America Recycles Day
Pamela Gill Alabaster
America Recycles Day encourages citizens to reduce, reuse, repurpose, and recycle – in all aspects of their life. Established in 1997 by the National Recycling Coalition, November 15 remains a day dedicated to awareness and education about proper waste disposal.
The benefits of recycling are well documented, including reducing the amount of waste sent to landfill, preserving finite raw materials, saving energy, and reducing carbon emissions and its related impact on global warming. In the last year, however, China (to whom the United States and many other countries have sent unwanted mixed paper, plastic and glass for recycling for more than 30 years) has implemented new regulations and no longer accept these materials. This change in the way we divert recycled materials has presented new challenges for waste management companies across the country.
The Environmental Protection Agency (EPA) estimates that while 75 percent of the American waste stream is recyclable, only 30 percent is ultimately recycled. Improving recycling rates will require a portfolio of solutions including; government incentives to expand and upgrade the recycling infrastructure; more automation and advanced recycling technologies, such as optical recognition to sort different types of materials and ensure higher quality and purity in the waste stream; disincentives, such as taxes on landfill, which economically incent more recycling; local government utility fees or pay-to-throw fees; and regulations that push companies to phase out of hard-to-recycle plastics, to use more recycled content, or use compostable materials. We may even consider the federal government’s involvement in recycling operations, similar to the way Swedish and South Korean governments manage waste, both of which have recycling rates at 50 percent.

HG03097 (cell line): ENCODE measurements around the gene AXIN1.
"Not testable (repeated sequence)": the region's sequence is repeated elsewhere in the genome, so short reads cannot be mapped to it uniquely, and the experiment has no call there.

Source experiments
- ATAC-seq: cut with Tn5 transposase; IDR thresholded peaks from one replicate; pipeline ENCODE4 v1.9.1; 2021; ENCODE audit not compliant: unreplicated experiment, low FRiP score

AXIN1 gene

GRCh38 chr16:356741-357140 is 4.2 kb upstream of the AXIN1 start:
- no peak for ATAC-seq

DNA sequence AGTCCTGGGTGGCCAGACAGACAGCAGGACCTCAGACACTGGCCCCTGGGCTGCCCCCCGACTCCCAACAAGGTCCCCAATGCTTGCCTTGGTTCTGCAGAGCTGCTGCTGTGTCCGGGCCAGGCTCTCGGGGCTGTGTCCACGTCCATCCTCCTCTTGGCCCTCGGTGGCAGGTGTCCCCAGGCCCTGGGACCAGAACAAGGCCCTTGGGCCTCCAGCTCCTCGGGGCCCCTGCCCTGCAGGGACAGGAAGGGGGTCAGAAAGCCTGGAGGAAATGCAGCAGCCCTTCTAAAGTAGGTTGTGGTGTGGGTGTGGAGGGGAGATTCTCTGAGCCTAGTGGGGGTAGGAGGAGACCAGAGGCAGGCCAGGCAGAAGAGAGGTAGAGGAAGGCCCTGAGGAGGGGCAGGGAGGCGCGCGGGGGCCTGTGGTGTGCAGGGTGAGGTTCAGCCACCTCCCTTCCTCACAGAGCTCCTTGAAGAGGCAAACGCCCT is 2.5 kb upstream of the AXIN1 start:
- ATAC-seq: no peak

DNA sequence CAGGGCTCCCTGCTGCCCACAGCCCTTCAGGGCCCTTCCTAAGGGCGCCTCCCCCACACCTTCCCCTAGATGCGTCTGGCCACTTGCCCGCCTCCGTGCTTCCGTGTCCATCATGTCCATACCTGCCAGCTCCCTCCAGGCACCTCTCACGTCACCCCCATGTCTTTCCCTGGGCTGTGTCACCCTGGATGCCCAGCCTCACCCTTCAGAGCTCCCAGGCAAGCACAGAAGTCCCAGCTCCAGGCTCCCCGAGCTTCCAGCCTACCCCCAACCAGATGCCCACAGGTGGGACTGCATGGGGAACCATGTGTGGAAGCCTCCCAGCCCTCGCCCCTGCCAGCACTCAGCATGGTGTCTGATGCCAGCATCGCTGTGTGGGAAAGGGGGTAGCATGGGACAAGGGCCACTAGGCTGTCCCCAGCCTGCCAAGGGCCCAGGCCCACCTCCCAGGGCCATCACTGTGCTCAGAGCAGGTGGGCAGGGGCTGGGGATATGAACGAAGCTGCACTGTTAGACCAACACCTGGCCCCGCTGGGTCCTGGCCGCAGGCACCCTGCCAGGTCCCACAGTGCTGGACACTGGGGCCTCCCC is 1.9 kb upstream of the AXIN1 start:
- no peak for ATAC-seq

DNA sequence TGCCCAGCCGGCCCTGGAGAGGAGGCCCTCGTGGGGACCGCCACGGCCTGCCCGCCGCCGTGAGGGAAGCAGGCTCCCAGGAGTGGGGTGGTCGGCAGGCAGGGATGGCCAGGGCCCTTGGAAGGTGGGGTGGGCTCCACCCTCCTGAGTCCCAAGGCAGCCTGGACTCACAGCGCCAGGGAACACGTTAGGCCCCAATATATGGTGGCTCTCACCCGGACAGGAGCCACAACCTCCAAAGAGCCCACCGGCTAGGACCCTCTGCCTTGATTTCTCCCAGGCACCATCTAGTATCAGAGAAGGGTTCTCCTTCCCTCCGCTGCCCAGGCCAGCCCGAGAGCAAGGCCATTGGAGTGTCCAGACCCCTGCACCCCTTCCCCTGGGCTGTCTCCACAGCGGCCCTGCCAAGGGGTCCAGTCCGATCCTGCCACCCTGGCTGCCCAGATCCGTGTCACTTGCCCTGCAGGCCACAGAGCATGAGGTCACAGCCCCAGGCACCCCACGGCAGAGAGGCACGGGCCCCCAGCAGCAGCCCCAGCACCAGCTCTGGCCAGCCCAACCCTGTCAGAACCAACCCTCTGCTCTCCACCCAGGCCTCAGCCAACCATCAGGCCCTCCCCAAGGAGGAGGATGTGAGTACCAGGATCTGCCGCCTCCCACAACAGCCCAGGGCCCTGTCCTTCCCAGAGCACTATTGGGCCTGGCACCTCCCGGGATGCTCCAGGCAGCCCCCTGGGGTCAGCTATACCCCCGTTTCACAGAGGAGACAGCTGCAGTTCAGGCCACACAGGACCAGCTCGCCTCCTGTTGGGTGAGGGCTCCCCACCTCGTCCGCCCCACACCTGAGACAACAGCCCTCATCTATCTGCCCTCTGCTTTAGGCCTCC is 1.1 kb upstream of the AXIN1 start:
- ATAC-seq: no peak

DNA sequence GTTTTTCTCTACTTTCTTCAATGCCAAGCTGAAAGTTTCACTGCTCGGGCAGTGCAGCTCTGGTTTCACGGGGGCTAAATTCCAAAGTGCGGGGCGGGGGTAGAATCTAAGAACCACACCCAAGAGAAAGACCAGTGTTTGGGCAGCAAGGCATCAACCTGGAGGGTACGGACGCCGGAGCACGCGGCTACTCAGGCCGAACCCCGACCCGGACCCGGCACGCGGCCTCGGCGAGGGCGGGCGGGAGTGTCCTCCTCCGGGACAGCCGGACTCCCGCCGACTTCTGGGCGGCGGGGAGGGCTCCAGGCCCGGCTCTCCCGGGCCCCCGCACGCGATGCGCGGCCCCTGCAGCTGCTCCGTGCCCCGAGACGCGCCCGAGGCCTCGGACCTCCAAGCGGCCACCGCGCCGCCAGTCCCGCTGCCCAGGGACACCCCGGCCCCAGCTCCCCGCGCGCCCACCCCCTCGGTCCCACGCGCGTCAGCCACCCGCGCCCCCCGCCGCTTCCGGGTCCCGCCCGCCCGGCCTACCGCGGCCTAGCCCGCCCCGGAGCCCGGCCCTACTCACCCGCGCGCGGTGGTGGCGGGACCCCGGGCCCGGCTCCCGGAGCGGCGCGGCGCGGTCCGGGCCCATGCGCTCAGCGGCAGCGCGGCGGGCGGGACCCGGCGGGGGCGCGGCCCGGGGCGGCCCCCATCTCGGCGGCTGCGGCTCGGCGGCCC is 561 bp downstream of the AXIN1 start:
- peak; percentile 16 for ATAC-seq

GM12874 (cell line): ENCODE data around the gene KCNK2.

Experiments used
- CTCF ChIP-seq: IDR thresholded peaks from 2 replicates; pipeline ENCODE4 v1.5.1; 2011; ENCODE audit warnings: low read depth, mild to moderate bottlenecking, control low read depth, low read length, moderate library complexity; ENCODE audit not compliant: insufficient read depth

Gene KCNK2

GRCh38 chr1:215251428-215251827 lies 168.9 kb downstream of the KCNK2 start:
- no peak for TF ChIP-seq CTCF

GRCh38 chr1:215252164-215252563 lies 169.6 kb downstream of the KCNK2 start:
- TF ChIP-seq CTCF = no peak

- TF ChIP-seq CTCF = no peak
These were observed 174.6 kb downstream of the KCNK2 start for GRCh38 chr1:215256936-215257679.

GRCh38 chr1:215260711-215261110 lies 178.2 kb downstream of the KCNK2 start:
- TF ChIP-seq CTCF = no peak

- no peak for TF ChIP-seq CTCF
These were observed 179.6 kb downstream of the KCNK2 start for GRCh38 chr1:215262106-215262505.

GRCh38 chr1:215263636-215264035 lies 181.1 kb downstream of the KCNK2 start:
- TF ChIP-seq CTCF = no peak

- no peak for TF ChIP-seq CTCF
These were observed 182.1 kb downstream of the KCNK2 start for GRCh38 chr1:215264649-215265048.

While the best approach may be to incentivize people to consume less – which also has the benefit of reducing some of the upstream waste created when products are made – consumer spending fuels 68 percent of our GDP and a strong economy is in everyone’s best interest.
Several of the Personal Care Products Council’s member companies are adopting innovative approaches to managing upstream and downstream waste created from operations and product packaging. Many have set ambitious goals and targets to reduce waste, and joined pre-competitive collaborations aimed at identifying solutions to managing the systemic challenges associated with a make, use, dispose linear product cycle.
Companies including Beiersdorf, Burt’s Bees, Colgate-Palmolive, Coty, Henkel, Firmenich, International Flavors & Fragrances, L’Oréal, Procter & Gamble (P&G), The Estée Lauder Companies, and Unilever have committed to zero waste to landfill for their manufacturing sites.
As part of their commitment to reduce reliance on a single use model, companies including Colgate-Palmolive, Henkel, Johnson & Johnson, L’Oréal, P&G, The Estée Lauder Companies, and Unilever intend to reach a point where all plastic packaging will be recyclable, reusable, compostable, or refillable.